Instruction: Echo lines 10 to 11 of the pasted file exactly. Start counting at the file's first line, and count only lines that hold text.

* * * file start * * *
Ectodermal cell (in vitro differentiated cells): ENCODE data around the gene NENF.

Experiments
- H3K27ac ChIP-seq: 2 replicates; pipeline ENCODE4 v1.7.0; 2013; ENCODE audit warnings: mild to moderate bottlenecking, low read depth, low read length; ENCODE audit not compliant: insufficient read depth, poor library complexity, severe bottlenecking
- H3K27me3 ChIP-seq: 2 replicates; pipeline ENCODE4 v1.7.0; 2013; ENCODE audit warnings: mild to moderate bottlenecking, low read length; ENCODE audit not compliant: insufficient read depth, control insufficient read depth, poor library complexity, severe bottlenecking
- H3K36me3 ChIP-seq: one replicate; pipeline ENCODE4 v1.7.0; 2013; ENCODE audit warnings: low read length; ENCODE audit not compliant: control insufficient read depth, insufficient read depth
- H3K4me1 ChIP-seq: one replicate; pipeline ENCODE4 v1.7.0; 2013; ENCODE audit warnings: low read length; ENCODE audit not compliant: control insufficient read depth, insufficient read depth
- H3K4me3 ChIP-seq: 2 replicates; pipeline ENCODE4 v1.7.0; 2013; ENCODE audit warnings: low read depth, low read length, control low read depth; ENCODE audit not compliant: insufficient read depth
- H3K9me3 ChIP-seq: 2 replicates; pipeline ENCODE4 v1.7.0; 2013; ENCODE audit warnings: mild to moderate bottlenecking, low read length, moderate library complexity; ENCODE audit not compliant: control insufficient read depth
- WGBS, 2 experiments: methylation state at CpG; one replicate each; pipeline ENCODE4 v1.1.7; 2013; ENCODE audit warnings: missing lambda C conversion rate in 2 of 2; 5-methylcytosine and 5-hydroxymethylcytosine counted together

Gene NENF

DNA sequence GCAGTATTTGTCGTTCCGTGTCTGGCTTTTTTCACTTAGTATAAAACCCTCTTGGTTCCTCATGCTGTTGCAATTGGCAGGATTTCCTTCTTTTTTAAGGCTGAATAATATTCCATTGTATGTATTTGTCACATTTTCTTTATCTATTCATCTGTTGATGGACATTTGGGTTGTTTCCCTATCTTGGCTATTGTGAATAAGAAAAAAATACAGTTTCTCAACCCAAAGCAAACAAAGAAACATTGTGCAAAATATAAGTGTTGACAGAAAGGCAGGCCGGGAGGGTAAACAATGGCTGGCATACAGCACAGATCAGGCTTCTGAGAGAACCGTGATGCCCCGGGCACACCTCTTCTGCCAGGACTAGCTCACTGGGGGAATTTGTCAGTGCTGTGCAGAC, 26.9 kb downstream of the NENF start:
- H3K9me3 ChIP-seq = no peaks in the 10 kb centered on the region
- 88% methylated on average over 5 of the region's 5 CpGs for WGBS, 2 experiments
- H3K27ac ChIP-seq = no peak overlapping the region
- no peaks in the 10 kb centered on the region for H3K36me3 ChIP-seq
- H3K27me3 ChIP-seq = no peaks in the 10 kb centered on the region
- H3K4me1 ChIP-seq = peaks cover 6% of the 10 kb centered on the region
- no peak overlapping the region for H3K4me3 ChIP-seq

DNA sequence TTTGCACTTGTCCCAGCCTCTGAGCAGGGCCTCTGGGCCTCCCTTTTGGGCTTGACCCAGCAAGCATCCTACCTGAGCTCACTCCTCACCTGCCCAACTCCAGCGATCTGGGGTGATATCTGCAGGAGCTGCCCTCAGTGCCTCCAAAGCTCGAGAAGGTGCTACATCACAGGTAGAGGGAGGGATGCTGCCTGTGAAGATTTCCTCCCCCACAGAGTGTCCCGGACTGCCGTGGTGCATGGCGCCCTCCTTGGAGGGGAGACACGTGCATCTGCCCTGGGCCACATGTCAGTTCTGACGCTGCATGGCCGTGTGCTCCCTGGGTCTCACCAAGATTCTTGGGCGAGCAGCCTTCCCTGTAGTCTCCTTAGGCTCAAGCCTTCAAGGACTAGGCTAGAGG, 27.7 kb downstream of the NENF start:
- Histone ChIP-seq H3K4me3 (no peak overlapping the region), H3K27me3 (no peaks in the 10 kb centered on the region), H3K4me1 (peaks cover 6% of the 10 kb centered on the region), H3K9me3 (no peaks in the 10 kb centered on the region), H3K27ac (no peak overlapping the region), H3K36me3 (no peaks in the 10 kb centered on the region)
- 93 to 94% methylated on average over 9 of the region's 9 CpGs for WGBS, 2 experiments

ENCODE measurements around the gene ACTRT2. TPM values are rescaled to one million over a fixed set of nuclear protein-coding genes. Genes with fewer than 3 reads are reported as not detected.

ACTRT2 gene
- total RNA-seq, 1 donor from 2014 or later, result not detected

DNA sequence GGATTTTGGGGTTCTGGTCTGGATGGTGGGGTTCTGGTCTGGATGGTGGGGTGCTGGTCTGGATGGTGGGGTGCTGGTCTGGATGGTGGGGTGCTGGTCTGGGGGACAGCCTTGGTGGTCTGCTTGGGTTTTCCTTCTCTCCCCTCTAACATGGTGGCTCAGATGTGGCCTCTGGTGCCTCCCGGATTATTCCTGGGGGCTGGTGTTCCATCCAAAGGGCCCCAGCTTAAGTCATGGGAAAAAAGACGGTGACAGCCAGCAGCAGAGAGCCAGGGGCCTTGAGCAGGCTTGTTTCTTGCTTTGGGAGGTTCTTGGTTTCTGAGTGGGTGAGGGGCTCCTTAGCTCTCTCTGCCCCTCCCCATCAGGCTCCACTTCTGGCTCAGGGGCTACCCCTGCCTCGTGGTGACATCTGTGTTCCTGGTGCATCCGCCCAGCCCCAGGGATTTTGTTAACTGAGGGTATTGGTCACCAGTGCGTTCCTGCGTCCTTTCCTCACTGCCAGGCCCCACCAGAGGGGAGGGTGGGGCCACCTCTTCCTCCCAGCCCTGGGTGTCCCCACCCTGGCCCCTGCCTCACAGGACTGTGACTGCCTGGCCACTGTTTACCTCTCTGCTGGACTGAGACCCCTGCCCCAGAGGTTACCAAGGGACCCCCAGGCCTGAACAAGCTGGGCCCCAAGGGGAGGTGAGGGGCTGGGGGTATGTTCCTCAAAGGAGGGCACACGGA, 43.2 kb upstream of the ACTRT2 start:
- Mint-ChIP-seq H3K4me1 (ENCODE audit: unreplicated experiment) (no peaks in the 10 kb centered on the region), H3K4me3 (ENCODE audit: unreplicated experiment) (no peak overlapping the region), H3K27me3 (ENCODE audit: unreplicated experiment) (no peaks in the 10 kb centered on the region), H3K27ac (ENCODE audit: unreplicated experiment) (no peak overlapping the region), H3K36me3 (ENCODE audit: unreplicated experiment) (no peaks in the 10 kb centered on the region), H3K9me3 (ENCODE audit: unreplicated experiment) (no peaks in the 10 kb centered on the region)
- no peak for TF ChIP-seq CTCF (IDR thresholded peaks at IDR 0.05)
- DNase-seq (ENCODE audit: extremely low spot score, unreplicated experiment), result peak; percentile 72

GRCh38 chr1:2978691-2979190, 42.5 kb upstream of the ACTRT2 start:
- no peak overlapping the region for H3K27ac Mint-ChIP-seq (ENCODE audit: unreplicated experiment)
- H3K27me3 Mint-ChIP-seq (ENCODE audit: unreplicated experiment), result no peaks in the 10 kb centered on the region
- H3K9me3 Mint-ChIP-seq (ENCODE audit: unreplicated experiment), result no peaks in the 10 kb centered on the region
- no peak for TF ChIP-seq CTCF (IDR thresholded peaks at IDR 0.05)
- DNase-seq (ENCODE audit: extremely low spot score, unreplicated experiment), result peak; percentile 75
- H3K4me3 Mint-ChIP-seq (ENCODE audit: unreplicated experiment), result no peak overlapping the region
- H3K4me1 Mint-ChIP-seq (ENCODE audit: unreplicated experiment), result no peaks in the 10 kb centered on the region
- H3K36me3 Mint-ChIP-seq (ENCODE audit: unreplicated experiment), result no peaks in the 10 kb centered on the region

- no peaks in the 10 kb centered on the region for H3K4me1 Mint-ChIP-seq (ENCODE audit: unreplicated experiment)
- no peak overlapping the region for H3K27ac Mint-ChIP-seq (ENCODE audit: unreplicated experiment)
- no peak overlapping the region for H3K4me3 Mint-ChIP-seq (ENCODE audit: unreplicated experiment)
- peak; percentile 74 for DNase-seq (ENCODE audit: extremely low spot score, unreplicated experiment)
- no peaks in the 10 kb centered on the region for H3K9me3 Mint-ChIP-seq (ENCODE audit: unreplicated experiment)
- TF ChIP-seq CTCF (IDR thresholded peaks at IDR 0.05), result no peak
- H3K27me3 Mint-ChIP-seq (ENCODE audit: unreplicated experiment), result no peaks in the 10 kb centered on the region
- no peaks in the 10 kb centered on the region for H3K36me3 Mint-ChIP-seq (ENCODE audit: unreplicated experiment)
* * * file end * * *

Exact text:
Gene NENF

DNA sequence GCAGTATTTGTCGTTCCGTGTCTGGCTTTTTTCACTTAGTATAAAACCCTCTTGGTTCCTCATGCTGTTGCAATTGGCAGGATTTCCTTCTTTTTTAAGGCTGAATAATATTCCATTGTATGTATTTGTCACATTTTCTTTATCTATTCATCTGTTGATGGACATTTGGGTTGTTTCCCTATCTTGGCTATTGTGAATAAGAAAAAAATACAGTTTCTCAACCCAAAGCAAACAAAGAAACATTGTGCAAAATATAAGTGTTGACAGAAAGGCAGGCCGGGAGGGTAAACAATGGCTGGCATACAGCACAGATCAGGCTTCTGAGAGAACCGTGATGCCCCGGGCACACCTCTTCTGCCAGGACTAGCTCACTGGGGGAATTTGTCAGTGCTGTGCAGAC, 26.9 kb downstream of the NENF start: